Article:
Brave new world

De­vel­op­ers from The Last Guardian and Bat­tle­field strike out on their own with puz­zle-ad­ven­ture Vane


Think it’s frus­trat­ing wait­ing to play The Last Guardian? Just imag­ine how the devel­op­ment team try­ing to get it done must feel. After seven years on the project at Team Ico within Sony’s Ja­pan Stu­dio, and with no re­lease yet an­nounced, the game’s Por­tuguese char­ac­ter and devel­op­ment artist Rui Guer­reiro de­cided enough was enough. In March this year, he quit Sony and joined his Swedish friend Ras­mus Deguchi, him­self an en­vi­ron­ment artist on The Last Guardian, at new Tokyo-based startup Friend & Foe to pur­sue his own game: Vane.

Vane’s con­cept GIFs on Friend & Foe’s web­site re­veal a game that has Team Ico writ­ten all over it, and the early trailer shown ex­clu­sively to us bears this out. A young boy runs through a cel-shaded desert plain, sand kick­ing up at his heels as he avoids dra­matic light­ning strikes, be­fore he en­coun­ters a mys­te­ri­ous derelict stone build­ing sur­rounded by tow­ers topped with golden-tipped weather vanes – to which the ti­tle refers. It looks in­trigu­ing, with the kind of scale that will be fa­mil­iar to fans of Ico and Shadow Of The Colos­sus, ren­dered as an open-world puz­zle-ad­ven­ture game.

“The rea­son Rui ended up work­ing on The Last Guardian is prob­a­bly be­cause that was the one place at that time where you could make this kind of game, and have this kind of cre­ative out­let,” Deguchi says when asked what debt the game owes to his pre­vi­ous project at Sony. “So to do this on an in­die ba­sis is just a nat­u­ral con­tin­u­a­tion of get­ting to ex­press the same thing.”

“With more con­trol over the whole project,” Guer­reiro notes, drily.

“The con­nec­tion with The Last Guardian works for us and against us, in a sense, be­cause after a while we’re go­ing to get sick of be­ing com­pared to what we used to be do­ing,” Deguchi says. “So we hope that this will get to stand on its own two legs.”

Friend & Foe was founded in April, and the five-man team in­cludes Swede Thomas Lilja, whose artist cred­its at Grin and Guer­rilla Games in­clude Bionic Com­mando and Kil­l­zone 2; Spa­niard Vic­tor San­taqui­te­ria, for­merly an artist on Bat­tle­field 3 at DICE; and Swede Ivar Dahlberg, pre­vi­ously a teacher of 3D game de­sign at Play­ground Squad and fresh off the boat in Tokyo. The com­pany folds in Lilja’s for-hire unit Shape­farm, and Deguchi’s excitable pet dog Smokey as head net­work-ca­ble chewer.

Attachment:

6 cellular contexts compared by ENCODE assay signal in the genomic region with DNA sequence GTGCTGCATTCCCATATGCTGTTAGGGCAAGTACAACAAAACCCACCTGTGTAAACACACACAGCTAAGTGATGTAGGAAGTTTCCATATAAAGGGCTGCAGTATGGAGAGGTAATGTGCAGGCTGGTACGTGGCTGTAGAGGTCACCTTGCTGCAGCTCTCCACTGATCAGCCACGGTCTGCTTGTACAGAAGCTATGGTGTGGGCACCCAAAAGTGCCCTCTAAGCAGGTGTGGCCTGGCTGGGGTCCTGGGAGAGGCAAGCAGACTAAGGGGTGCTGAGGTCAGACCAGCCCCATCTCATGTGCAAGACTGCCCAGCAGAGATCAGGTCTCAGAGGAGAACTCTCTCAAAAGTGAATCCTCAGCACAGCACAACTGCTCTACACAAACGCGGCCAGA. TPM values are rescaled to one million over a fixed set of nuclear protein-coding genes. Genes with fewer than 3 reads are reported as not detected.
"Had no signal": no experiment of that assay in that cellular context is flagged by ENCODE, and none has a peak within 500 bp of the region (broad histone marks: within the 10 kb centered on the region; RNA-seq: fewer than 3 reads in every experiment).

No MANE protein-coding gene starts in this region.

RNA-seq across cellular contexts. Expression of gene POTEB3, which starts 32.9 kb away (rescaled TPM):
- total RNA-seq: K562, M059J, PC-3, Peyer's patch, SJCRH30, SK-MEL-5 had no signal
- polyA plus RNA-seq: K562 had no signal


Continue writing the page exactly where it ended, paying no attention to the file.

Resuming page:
De­tails about Vane are still vague, and the team is happy to keep it that way. “What we can say is that it’s not go­ing to be about just wan­der­ing around and look­ing at things,” Dahlberg says. “There’s go­ing to be plenty of in­ter­ac­tion, things to fig­ure out. We are cre­at­ing a world that you are free to ex­plore on your own, but there is also a nar­ra­tive that un­folds.”

“If you want to trans­port some­one to a strange new world, then you have to give them the free­dom to ex­plore,” Deguchi says. The trailer re­veals one un­ex­pected game me­chanic. At one point, the young pro­tag­o­nist trans­forms into a bird, leap­ing on hu­man legs from a wall of the stone build­ing to grace­fully fly away on feath­ered wings. There will also be other char­ac­ters, pre­sum­ably en­e­mies, since one of the tow­ers is manned by a shad­owy fig­ure. The game’s vis­ual di­rec­tion is de­lib­er­ately lim­ited to bold strokes rather than fine de­tail, since the team know all too well from their years on triple-A games that the time-drain­ing cre­ation of de­tailed as­sets can also make it harder to ex­per­i­ment with me­chan­ics. “We don’t want to lock things down too early be­cause we’ve been in so many de­vel­op­ments where ev­ery­thing is set in stone,” Lilja says. “And then you spend years mak­ing as­sets, and find that you were work­ing in the wrong di­rec­tion. We’re keep­ing things very open with a very gen­eral di­rec­tion and then it’s go­ing to evolve as we go along.” After com­ing off a game as cloaked in mys­tery as The Last Guardian, the team in­tends to openly share Vane’s pro­gres­sion through de­vlogs, and they hope to have a booth in the in­die sec­tion at Tokyo Game Show – iron­i­cally, on Sony’s dime.

The com­pany is en­tirely self-funded for now, though Lilja says he would con­sider sign­ing its games to the right pub­lisher. “The main thing for us is main­tain­ing cre­ative con­trol,” he says. And, speak­ing of con­trol, we ask whether de­parted Team Ico vi­sion­ary Fu­mito Ueda has given Vane his bless­ing. “No com­ment. He’s as elu­sive as they come,” Lilja says.

“Yeah,” Deguchi adds. “If you think we’re vague…”

From left: Lilja, Dahlberg, Guer­reiro and Deguchi es­tab­lished Friend & Foe’s HQ in Tokyo, where most of the team had al­ready made their homes

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